At one point, Monckton told a boisterous partisan crowd: “So to the bogus scientists who have produced the bogus science that invented this bogus scare I say, we are coming after you. We are going to prosecute you, and we are going to lock you up.”

Lord Monckton had been invited to Australia by the iron and coal mining boss Rinehart, the country’s richest woman with a rising personal fortune in the region of $20 billion.

Hosting the meeting was the Mannkal Economic Education Foundation, a group chaired by mining “Hall of Fame” member Ron Manners to promote free-market ideals and low government intervention.

Manners is also a member of Gina Rinehart’s lobby group ANDEV, which has been joined by the Institute for Public Affairs to lobby for a separate low-tax low regulation economic zone for the north of Australia to make mining projects easier to develop.

It would be safe to presume, given Manner’s background in mining and the make-up of his staff, that this aim to lower government intervention would include any regulations and taxes on mining.

As far as its position on climate change goes, Mannkal’s website only appears to promote sceptical and largely debunked views on climate science, with links to many climate change denial websites which form part of a global network.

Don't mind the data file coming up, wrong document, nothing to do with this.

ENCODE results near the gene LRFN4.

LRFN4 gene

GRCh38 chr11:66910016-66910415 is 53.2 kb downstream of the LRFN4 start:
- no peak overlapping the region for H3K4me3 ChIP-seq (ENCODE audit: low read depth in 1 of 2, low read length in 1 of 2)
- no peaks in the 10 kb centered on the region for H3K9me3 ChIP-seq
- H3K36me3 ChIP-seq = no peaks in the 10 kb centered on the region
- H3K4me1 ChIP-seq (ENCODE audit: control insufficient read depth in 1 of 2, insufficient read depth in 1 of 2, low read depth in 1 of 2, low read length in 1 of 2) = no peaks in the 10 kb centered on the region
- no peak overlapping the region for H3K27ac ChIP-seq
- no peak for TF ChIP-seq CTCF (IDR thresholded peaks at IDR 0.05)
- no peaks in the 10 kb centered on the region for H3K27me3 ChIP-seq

The Lord Monckton gathering, posted on YouTube [see UPDATE  below], had all the air of a strategy meeting. Continue reading “Monckton, Rinehart and a plan to capture the Australian media”

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Wielding power the Rinehart way

IT was one of those “drop your bacon sandwich at the audacity” kind of stories – the sort of revelation that shows what power and influence in a democracy really means.

Australia’s wealthiest individual, Hancock Prospecting chairman Gina Rinehart, loaded up a couple of Federal MPs onto her private jet and flew them to India for a wedding.  What for?

At the time, Rinehart was trying to secure a deal with infrastructure giant GVK, which had shown an interest in buying into some of her coal mine projects. Walking up the aisle was Mallika Reddy, grandaughter of GVK’s founder GV Krishna Reddy. As was reported in Crikey, the two MPs National Senator Barnaby Joyce and Liberal deputy leader Julie Bishop were there to “lend cachet” to Rinehart.

Actually, it wasn’t just two MPs. Unreported at the time, but buried away in the register of interests, was an alteration to Brisbane Liberal MP Teresa Gambaro‘s entry. The change, recorded on 7 July, shows that Gambaro was also on the flight from Perth to India and stayed two nights in Hyderabad.

Continue reading “Wielding power the Rinehart way”